Sunday, July 19, 2009

Czeslaw Milosz on curiosity and lifelong learning


Truly, wherever one turns, there are...surprises everywhere, and the world appears to be a collection of a limitless quantity of details to be taken notice of.

The world is so organized that it is endlessly interesting; there is no limit to the discovery of ever newer layers and strata. It is like a journey through a maze which is pulsating, changing, growing as one moves through it. We make this journey by ourselves, but also as participants in the common undertaking of all humanity, with its myths, religions, philosophies, art, and the perfection of science. The curiosity which drives us cannot be sated and since it does not lessen with the passage of time, that is a sufficient argument against dying. Although, to be sure, many of us enter the gates of death immensely curious, expectant, eager to learn what it is like on the other side.

The opposite of curiosity is boredom, bull all opinions leading to the conclusion that nothing remains to be known, because there is nothing new under the sun, are false, dictated by boredom, or sickness.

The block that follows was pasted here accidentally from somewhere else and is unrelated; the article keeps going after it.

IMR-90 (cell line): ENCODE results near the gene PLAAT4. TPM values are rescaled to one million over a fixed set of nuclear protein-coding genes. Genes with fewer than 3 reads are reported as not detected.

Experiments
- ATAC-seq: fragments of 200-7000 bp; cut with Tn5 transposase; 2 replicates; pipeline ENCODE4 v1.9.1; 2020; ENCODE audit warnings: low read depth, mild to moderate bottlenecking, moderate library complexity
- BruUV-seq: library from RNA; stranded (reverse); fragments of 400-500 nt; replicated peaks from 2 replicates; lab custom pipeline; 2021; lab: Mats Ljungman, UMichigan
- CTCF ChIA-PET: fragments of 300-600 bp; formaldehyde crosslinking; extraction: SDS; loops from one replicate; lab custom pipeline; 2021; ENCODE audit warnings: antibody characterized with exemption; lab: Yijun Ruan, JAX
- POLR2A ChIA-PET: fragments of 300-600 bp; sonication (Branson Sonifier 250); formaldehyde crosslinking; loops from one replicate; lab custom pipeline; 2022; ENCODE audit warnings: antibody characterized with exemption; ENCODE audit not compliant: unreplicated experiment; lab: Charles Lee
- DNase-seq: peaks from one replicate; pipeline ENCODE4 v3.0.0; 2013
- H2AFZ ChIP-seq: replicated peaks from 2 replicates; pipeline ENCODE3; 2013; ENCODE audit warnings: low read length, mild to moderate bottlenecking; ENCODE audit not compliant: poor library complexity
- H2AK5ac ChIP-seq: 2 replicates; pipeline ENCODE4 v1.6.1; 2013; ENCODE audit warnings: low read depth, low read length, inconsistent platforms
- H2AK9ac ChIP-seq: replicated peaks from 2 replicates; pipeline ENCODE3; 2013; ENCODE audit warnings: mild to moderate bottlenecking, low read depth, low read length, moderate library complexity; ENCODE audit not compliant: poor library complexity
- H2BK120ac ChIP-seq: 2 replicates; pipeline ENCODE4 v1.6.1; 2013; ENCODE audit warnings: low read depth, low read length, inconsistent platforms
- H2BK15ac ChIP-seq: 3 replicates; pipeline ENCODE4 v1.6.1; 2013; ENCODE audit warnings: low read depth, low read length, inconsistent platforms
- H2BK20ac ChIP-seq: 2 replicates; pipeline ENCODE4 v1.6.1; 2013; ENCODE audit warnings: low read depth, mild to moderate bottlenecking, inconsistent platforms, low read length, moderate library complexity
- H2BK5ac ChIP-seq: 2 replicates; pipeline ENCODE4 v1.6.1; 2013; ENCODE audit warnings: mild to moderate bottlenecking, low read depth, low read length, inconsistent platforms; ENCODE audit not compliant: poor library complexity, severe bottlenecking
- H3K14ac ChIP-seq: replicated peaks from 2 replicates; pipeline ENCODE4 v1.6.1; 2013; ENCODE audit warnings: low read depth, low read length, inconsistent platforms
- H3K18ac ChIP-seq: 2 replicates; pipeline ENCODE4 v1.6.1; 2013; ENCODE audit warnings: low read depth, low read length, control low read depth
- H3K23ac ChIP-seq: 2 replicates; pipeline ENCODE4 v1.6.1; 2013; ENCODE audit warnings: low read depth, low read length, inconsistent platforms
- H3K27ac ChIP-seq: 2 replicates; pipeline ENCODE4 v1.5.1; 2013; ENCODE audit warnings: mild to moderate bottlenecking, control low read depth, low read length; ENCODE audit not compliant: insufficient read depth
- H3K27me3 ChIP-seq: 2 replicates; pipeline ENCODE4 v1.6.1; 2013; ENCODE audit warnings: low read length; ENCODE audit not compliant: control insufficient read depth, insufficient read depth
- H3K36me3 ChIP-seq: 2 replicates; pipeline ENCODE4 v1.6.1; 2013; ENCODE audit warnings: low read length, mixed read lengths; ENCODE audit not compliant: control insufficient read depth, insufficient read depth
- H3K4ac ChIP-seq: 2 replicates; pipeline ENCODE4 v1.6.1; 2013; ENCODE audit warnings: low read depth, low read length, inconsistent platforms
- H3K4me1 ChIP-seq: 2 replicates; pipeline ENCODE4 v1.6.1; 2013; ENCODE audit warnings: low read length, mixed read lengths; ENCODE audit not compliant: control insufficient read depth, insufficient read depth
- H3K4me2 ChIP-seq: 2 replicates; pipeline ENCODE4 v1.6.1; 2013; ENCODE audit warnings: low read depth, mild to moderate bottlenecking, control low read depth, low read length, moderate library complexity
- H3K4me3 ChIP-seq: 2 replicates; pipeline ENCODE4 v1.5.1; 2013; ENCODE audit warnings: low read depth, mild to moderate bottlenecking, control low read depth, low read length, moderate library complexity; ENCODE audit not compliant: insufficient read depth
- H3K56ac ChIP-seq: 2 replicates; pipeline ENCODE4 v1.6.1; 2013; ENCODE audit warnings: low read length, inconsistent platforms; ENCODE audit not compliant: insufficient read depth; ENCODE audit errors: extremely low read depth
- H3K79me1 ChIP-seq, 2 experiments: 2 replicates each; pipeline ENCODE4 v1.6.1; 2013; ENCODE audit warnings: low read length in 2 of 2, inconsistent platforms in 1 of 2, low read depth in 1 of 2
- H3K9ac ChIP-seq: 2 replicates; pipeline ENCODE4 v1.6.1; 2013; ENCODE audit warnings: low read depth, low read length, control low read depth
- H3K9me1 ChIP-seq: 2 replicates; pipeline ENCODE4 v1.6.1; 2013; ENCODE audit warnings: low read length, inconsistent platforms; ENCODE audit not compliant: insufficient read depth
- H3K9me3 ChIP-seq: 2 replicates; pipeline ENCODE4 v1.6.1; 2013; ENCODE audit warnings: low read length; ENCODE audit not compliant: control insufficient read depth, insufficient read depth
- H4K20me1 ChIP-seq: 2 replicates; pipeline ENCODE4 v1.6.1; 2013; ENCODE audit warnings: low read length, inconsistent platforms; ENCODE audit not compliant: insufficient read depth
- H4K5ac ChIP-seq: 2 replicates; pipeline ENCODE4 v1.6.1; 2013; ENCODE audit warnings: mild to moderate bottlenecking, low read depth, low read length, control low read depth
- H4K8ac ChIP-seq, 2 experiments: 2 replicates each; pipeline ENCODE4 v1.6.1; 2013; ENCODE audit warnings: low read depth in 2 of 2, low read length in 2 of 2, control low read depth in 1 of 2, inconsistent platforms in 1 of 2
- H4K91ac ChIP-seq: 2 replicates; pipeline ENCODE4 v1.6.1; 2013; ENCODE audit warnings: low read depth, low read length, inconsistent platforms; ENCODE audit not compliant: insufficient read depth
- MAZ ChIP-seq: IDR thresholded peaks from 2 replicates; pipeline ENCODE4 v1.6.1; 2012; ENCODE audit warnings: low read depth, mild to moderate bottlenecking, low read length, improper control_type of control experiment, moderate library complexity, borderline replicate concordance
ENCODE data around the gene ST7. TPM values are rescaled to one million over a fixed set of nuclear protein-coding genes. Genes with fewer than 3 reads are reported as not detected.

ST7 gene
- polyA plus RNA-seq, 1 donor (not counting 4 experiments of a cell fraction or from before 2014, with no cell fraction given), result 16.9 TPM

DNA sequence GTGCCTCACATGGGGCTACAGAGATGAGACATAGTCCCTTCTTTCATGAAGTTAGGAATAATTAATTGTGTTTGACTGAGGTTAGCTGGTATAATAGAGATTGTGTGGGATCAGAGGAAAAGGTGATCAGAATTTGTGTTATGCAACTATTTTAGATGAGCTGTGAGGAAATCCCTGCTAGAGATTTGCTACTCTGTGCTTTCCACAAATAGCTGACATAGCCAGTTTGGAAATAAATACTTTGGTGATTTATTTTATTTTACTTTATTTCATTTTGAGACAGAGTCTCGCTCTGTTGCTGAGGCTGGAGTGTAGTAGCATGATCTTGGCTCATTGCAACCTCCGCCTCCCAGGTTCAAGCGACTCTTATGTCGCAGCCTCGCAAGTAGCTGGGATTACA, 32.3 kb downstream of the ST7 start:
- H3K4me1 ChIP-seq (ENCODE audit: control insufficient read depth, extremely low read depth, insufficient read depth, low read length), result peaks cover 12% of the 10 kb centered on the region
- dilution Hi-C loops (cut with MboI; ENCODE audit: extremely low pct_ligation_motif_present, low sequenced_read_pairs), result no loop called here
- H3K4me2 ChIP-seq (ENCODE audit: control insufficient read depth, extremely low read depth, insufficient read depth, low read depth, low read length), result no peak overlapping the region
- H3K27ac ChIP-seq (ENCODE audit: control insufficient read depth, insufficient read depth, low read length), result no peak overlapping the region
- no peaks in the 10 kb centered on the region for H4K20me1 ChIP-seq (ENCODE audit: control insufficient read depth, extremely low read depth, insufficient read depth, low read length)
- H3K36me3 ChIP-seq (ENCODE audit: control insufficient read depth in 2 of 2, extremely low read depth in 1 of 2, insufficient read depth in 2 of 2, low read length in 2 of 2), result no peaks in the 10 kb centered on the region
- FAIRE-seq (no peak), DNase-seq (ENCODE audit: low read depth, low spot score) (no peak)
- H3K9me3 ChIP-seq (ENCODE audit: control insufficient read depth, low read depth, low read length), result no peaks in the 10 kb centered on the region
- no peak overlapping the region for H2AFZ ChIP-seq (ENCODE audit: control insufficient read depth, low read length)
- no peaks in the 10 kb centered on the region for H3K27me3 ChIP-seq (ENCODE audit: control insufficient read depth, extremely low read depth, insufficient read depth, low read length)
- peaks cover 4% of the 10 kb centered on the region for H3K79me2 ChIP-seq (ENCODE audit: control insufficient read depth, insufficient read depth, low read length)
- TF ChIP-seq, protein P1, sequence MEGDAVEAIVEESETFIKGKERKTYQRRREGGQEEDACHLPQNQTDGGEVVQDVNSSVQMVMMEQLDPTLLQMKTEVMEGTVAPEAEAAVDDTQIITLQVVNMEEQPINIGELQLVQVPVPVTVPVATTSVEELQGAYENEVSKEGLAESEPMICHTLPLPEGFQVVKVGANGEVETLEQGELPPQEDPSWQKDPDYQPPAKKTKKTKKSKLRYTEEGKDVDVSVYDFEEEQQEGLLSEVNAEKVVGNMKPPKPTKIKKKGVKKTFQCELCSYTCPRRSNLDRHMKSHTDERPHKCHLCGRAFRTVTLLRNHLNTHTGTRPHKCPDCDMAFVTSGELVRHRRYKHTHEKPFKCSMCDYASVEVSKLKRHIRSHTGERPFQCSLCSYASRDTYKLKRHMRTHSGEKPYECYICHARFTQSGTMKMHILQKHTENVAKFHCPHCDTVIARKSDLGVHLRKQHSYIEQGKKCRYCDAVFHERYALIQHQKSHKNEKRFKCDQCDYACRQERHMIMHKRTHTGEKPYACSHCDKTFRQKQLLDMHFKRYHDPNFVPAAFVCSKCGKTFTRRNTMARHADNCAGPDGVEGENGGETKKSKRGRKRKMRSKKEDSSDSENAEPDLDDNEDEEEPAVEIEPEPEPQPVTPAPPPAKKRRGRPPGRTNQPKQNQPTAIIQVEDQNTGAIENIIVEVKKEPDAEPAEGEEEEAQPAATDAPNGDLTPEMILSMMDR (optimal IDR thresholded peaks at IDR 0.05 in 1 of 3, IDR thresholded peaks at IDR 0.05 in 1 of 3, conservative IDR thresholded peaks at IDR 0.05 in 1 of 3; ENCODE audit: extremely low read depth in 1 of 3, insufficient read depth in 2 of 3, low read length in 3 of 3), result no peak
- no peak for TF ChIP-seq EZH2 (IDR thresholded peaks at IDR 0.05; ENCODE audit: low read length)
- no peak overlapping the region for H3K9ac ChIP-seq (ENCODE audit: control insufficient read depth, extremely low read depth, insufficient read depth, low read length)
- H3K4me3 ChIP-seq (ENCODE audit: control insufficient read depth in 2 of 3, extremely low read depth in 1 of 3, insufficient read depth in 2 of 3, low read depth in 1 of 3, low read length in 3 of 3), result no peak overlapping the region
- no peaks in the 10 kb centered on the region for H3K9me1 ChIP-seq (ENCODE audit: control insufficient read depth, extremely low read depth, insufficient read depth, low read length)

Can you assure me, sir, that when we grow older, ever newer sights open up before us, as if around each bend in the road on a journey? I can. It seems as if everything is the same, yet different. Without a doubt, we do grow old; that is to say, our senses desert us, our hearing grows duller, our eyesight weakens. Yet our mind finds ways to balance these losses with an acuity that is inaccessible in our younger years. All the more so, then, does defeated old age deserve our sympathy, when the mind, following the senses, sinks into sleep.
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Curiosity must be a powerful passion if so many people for thousands of years have tried to discover, touch, name, understand an elusive reality of "n" dimensions.

Czeslaw Milosz
--Milosz's ABCs

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